Weekend Confirmed Episode 29

By Garnett Lee, Oct 08, 2010 12:00pm PDT It's been a while since we had a guest so we figured it would be fun to have EGMi's Patrick Klepek join Garnett, Brian, and Jeff for this week's show. There's certainly plenty for them to talk about with games like Enslaved, Rock Band 3, Def Jam Rap Star, Gears of War 3, and more in Whatcha Been Playin? Your comments on everything from Halo: Reach's story to how you invest in a game's character open the Warning and then the conversation turns to whether games need the threat of failure to be fun. There's also a preview of Indiecade happening this weekend in Los Angeles before moving on to news in the Front Page. This week's top stories include Panasonic's new "Jungle" handheld, resurrected rumors of a Halo movie, and word of new Marvel superhero games.

Weekend Confirmed Ep. 29 - 10/08/2010

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Weekend Confirmed comes in four segments to make it easy to listen to in segments or all at once. Here's the timing for this week's episode:

Whatcha' Been Playin: Start: 00:00:00 End: 00:34:52

Whatcha' Been Playin and Cannata-ford a New Game: Start: 00:35:56 End: 01:11:27

The Warning: Start: 01:12:40 End: 01:51:04

Music Break featuring "Infinite" by Bambu featuring Chase produced by Anon: 01:51:04 End: 01:53:23

The Front Page: Start: 01:53:23 End: 02:28:58

NFL Pick Three: Start: 02:30:00 End: 02:38:36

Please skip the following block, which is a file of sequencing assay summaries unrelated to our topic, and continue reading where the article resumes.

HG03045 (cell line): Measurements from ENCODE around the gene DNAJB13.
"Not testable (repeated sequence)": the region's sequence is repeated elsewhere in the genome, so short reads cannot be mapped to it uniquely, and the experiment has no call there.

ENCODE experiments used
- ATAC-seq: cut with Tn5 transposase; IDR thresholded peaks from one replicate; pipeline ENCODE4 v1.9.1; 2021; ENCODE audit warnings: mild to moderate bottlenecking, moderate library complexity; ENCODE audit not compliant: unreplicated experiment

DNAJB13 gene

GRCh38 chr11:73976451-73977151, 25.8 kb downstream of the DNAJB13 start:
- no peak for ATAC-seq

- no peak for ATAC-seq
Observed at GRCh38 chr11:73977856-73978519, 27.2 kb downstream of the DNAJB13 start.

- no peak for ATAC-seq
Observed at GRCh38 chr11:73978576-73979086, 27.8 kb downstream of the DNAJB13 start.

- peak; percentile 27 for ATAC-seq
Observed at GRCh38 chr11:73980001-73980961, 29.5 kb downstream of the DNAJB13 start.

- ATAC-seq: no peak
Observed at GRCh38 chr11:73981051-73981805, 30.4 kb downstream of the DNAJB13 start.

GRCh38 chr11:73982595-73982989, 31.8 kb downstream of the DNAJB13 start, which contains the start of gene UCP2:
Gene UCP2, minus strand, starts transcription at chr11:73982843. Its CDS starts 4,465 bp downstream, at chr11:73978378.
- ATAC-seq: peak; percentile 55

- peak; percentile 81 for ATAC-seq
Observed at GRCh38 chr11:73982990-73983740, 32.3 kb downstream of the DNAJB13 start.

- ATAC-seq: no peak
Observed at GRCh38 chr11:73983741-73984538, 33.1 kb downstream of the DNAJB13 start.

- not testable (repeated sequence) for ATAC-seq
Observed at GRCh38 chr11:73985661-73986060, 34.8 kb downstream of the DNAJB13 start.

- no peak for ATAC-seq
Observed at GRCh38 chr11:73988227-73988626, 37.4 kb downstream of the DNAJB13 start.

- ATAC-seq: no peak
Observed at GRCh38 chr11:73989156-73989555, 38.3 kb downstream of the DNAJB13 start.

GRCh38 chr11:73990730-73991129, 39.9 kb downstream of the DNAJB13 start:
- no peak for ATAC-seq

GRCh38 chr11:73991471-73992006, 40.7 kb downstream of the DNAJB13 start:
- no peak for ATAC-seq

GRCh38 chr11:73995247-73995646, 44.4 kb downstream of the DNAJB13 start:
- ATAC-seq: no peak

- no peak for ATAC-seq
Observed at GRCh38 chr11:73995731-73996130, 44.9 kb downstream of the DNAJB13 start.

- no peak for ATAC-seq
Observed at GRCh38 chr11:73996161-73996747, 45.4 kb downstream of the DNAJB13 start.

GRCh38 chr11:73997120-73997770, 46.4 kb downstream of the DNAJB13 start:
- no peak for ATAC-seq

Music Break this week features the producer Anon and the track he produced for Bambu, "Infinite" featuring Chase. Domonic Dunlap, better known as Anon (short for Anonymous), is an L.A based music producer mostly known for his contributions to L.A. Based hip hop artist Bambu's last two solo albums (I Scream Bars for the Children, Papercuts). Known for his versatility in production, he tends to blend, soul sampling with electronic 80's inspired synths, classical, and world music.In addition to his unique production style, he separates himself from other producers by sporting a variety of masks keeping his identity secretive, hence the name "Anon". Through his production company, SpellBound Productions and his indie label 5ifth Phase Entertainment he plans on Evolving the game, and representing that breath of fresh air the industry has been missing. Catch Anon on Myspace, Reverbnation, Twitter, Facebook, and YouTube.

Our guest Patrick Klepek is senior editor of EGMi. Their current cover story features an in-depth look at pro mode in Rock Band 3

Original music in the show by Del Rio. Get his latest single, Small Town Hero on iTunes and check out more at his Facebook page.

Jeff can also be seen on The Totally Rad Show. They've gone daily so there's a new segment to watch every day of the week!

Our Official Facebook Weekend Confirmed Page is coming along now so add us to your Facebook routine. We'll be keeping you up with the latest on the show there as well.

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  • Regarding the black-and-white morality of games vs. shades of gray: